Who are the biggest charities in the U.S.? Forbes tells us. Did you realize that the American Enterprise Institute is a charity?

Paradox25's avatar

I’ve had (and still do) a couple of great invention ideas. I even built some prototypes myself that worked. Unfortunately, unless you have a decent amount of cash it is difficult to get your idea out there without somebody trying to rip you off. Most ‘inventors’ today do not have the ability to build their own products and pay other people to do their work for them. Also, if one comes from an upper middle class or wealthy family than obviously it will be easier for them to attend college or get a good paying job.

bkcunningham's avatar

So, I suppose that means you still think the prevalent American perspective is, “Who the heck cares? I got mine and I don’t wanna have to give any of it up. It’s not my problem,” sometimes cleverly disguised as “Hey, I’m struggling too, bucko. Get a job.”

lizardking's avatar

This is really a deep question.
It could go political, personal etc. I think I am getting where you are coming from though.
I do believe better opportunities are handed out to the chosen, and the people we look for help from are pulling the life raft from us to give to a person in a yaught that may need it later. We are 250 years back in time to where we began and we the people have the right to change the system but don’t. Myself I have been watching the movements around the country including the ” NO INCUMBENT ”. Put people that know what it’s like to be hungry and who had to decide medicine or food into office. I think as long as we have these children running our country that things will ever change. Would be nice to have those people wake up one day and not have their jobs and have to pay their share of taxes.

JLeslie's avatar

The poor definitely have it harder. The climb up is a hard climb. They have many things working against them. Sometimes their schools are not equivalent to schools in better neighborhoods, many times they come from single parent situations (I do not mean divorce, I mean the dad was never around, or barely). They also might not have parents who can guide them well, simply because the parents world view is limited by their own poverty. Their families might speak badly of the rich, and that causes conflict for children, doing well means becoming one of “them.” Poor children in American urban areas all to often grow up in unsafe environments, which has a profound affect in my opinion. Some of the cultural norms of the poor hold them back. Having babies at a young age is one of the biggest in my opinion. I don’t know the stats for that, it is probably much less than half who have babies as teens, no idea, but it is a big enough number that I think that it is a concern.

America is still a place where the poor have opportunity, they are not destined to be poor free education through grade 12 if they take advantage of it, and some cities and states still have very reasonable tuition for colleges, some don’t.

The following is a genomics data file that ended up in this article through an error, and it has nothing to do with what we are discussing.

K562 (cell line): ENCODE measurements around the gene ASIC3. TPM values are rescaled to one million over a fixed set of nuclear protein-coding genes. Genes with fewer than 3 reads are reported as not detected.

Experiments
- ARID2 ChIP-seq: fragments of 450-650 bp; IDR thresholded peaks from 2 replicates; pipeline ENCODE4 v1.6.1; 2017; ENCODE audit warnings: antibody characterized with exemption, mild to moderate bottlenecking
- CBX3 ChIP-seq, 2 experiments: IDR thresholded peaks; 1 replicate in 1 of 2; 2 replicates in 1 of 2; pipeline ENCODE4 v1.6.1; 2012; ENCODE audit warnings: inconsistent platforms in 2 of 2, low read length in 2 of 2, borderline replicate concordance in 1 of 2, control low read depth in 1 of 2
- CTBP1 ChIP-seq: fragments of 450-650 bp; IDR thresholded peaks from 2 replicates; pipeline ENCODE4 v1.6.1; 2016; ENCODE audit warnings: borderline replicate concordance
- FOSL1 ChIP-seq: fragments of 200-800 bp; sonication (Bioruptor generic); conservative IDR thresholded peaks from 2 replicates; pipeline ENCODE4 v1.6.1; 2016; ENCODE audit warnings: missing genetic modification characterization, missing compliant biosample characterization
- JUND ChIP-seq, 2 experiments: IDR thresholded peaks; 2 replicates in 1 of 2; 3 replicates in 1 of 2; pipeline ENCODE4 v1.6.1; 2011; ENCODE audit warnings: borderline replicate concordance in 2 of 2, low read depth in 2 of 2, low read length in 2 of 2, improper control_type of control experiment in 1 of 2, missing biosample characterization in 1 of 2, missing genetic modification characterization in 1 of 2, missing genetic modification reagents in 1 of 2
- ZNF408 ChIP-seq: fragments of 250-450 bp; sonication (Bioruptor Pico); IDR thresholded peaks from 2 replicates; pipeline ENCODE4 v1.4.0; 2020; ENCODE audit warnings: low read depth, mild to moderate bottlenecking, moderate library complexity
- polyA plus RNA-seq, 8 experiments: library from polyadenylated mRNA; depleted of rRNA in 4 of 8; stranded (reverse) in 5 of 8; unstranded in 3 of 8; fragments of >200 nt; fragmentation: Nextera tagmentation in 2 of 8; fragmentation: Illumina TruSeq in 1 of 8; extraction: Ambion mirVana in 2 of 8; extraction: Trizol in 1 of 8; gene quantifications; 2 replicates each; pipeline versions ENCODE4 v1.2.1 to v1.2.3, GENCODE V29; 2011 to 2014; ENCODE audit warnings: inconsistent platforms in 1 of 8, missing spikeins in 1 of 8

The division between rich and poor in America, as @janbb pointed out, is scary. It will mean more people stay poor, and the middle class children of today have a good chance of being downwardoy mobile rather than upwardly.

wundayatta's avatar

The simple answer to your question, unfortunately, is yes. On average, the gap between rich and poor will always widen. This doesn’t necessarily mean that the poor are going backwards, although at the moment that is the case. It means that the more of an advantage you have, the faster you will capitalize on that advantage.

There is a principle here and I suspect it’s something Malcolm Gladwell wrote about. I read an article in the New Yorker a couple of years ago about the quality of health care institutions. It seems that you can find best practices in health care, and spread them out to the places that don’t use them yet, but by the time they do use these practices, the places they learned them from are twice as far ahead due to their own constant process of innovation. Once you’re behind, you can never catch up, is the implication I got.

Ideas are not enough. You need resources, too. You need both physical and intellectual resources. You need the knowledge of how to work the system and that’s not something you can learn without exposure to it. If you’re exposed to government assistance all your life, you don’t get exposure to the entrepreneurial system. You’re two steps behind, already.

Some people do make the leap out of poverty into the middle class, or even up into the ranks of the wealthy, but they are very few. Far more go the other way.

I don’t think it helps to describe something as unfair or not. The issue of concern is does this hurt us and who does it hurt? Does it only hurt the people involved, or does it hurt all of us? How does it hurt?